Marx and Engels detail the “revolutionary role in history” of the bourgeoisie. They claim that the colossal forces of capitalist production far exceed the marvels of the “Egyptian pyramids, Roman aqueducts, and Gothic cathedrals.” The Manifesto claims that the bourgeoisie has uniquely demonstrated what human activity can accomplish. However, Marx and Engels’ vision is that the proletariat will too become a revolutionary class.
In this regard, a central claim of the Manifesto is that the bourgeoisie effectively “produces their own gravediggers”. The more proletarian workers are brought together — through the concentration and growth of industry — the more their capacity for revolutionary unity. “Workers of the world,” Marx claims, have “nothing left to lose but their chains.” At the same time “they have a world to win.”
Karl Marx’s Eighteenth Brumaire of Louis Bonaparte
Despite the importance of the Manifesto, the Eighteenth Brumaire of Louis Bonaparte is Marx’s most important political work — but also one of his least read. “Brumaire” refers to a calendar date: 2nd December 1851. The date when the “ludicrous and vulgar” Louis Bonaparte seized dictatorial power to become the first President of France, Napoléon III.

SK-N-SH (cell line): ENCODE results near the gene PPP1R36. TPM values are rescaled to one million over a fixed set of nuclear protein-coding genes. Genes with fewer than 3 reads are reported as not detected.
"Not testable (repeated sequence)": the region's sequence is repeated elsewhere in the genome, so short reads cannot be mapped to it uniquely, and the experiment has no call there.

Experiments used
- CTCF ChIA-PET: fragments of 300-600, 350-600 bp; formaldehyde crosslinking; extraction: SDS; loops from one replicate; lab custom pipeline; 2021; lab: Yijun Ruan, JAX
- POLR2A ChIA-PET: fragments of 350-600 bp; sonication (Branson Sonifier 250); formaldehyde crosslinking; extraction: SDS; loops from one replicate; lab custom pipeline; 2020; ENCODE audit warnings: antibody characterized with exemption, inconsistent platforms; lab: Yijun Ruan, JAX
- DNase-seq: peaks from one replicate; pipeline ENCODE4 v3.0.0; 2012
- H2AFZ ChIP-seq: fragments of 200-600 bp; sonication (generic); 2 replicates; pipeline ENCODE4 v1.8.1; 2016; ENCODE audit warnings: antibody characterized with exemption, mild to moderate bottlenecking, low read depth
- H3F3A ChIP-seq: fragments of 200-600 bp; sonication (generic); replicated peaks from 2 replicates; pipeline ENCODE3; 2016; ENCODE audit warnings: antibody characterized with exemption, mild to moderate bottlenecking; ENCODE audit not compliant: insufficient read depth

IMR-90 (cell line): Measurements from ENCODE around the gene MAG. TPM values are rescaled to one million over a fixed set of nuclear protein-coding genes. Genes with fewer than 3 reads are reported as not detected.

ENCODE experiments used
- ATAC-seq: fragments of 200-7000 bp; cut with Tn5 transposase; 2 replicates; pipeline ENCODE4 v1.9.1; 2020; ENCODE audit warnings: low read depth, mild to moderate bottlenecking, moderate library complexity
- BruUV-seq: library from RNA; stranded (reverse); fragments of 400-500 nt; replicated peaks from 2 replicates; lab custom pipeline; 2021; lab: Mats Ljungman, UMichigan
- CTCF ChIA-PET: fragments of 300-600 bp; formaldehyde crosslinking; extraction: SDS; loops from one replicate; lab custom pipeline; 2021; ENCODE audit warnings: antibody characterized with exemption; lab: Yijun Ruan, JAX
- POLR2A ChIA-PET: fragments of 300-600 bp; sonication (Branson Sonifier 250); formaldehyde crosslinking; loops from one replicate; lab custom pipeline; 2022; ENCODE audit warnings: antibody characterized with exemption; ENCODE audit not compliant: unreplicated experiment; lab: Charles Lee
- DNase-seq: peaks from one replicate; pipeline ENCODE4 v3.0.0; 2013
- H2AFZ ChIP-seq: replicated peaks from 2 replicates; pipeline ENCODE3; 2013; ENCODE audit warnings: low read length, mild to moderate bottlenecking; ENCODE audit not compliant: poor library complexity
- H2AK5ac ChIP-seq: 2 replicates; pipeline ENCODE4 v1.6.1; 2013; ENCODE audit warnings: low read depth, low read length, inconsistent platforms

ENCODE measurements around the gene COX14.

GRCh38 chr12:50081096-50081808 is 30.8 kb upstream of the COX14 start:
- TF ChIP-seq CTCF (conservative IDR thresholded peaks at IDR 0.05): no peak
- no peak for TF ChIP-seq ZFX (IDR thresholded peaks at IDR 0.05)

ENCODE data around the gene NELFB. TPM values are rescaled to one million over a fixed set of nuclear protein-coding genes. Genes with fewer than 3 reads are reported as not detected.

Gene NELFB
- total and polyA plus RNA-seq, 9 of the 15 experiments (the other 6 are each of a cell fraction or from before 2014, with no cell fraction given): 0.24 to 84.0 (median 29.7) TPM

The book is a story of revolution and counter-revolution. A work of French political history but also a work of political analysis. The text is a literary great in its own right, ram-packed with theatrical metaphor, parody, and biting wit. A celebrated account of the high drama of the political stage, the Eighteenth Brumaire features some of Karl Marx’s most intelligent observations.
In particular, the famous view that “men make their own history. But they do not make it as they please; they do not make it under self-selected circumstances but under circumstances existing already.” On this basis, Marx claimed that “the tradition of all dead generations weighs like a nightmare on the brain of the living.”
The Eighteenth Brumaire councils that the coming social revolution must develop its own political language rather than rely on the “poetry of the past.” The book is thus a statement about revolutionary prospects as well as an articulation of the historical method. At its best, the text discusses how the objective structures of capital and class fight it out in politics, and class interests come to be represented through symbolism and language.
Critically, the Eighteenth Brumaire shows that, in reality, the great struggle between bourgeoisie and proletariat never actually reveals itself in naked, pure form. The text is one of Marx’s most important because it demonstrates that if everyday politics is to be understood, one must look beneath the surface and reveal the class forces that structure political reality.